One of the big complaints that I routinely hear is how our natural resources are being over used. Campgrounds are full, lakes are crowded, too many guide trips on the best waters, too many hunters and fishermen from out of state, too much water for irrigation, …
All of this at a time when hunting and fishing licenses sales are declining. With the aging Baby Boomers hanging up their rods and guns, our sporting ranks are declining. What is increasing are the non-resident sportsmen that want to experience the Last Best Place.
Yellowstone Park is a perfect example. The park is seeing increasing tourist numbers that include international travelers. Old Faithful is one of the worlds wonders. The roads in the park are still the same as when I travelled on them as child in the sixties. There have been improvements, changes in management, increased lodging and improved camping, but this has not kept up with demand. Tent sites and narrow roads have become crammed with giant motorhomes and slide out fifth wheel hotels on wheels. Like it or not, the park is way too crowded!
Are we loving our natural resources to death? The Madison River recorded over 175,000 angler days last season. Many of those were guided trips were out of state sportsmen. This certainly generates revenue, but it also adds physical stress and higher mortality to the Catch and Release fisheries. It is estimated that over 100,000 trout die each year in the Madison River because of getting caught. That data is based on a .65% of fish die per angler. That is less than one fish a day but when that magnifies out to 175,000 angler days, mortality becomes a factor.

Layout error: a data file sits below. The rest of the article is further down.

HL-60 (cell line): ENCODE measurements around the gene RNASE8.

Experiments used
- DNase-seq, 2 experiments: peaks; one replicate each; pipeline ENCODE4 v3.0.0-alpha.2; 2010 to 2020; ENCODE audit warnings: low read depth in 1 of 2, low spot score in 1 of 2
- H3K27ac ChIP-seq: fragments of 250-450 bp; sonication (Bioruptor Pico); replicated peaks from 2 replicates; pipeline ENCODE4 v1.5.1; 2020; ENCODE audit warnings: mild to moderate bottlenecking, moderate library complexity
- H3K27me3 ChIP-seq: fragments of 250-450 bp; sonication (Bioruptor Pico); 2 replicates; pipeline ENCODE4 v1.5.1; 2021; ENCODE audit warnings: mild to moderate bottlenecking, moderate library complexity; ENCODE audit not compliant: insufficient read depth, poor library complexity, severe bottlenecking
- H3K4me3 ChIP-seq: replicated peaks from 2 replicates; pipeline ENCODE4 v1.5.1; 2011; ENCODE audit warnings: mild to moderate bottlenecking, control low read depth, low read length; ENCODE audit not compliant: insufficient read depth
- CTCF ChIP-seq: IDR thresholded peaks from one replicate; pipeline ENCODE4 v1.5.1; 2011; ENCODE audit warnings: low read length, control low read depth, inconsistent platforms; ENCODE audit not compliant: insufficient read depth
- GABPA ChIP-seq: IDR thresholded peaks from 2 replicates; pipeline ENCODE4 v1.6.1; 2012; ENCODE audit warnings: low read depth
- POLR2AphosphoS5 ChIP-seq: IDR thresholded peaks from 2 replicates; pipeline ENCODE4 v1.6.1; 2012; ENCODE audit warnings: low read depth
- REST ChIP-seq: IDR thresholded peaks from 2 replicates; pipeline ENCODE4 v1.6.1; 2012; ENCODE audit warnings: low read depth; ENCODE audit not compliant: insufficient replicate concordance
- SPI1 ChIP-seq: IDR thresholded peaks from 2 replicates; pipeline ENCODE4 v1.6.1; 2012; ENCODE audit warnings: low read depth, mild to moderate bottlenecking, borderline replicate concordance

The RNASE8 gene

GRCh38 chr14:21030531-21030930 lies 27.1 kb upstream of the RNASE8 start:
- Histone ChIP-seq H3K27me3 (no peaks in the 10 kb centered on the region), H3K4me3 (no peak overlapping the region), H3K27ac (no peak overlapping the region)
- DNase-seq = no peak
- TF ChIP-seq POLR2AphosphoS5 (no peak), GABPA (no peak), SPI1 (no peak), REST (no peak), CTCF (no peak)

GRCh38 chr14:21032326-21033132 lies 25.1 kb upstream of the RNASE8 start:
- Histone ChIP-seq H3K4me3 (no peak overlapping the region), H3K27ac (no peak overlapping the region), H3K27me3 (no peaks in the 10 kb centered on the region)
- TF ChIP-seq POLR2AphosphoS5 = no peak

Drive along the river road, when the salmon fly hatch is going, on to see what a crowded river looks like. Look at the Lower Madison on a hot summer day and watch the “tuber hatch” flotilla take over. Yes, the beloved Madison River is getting loved to death!
The sign in Ennis, along the Madison, says the “population of trout is 11 million” in the local environs, and the Madison River. Mortality exists in all the watersheds. Many fish are released but some fish become dinner and none of these numbers include natural mortality and predation. The sign may need updating sooner than we want.
How much pressure is too much? When do we limit or restrict usage? What laws would need to be implemented to regulate usage? Who would be allowed or limited to use our resources? Why would we allow the exploitation to continue?
These are hard questions that face us. We all love our open spaces. Our National Parks, waters, and lands belong to every citizen. The days of “Take only a picture and leave only a footprint “has changed.
Human footprints are too many and too large!
For more Montana Grant, visit his website at www.montanagrantfishing.com.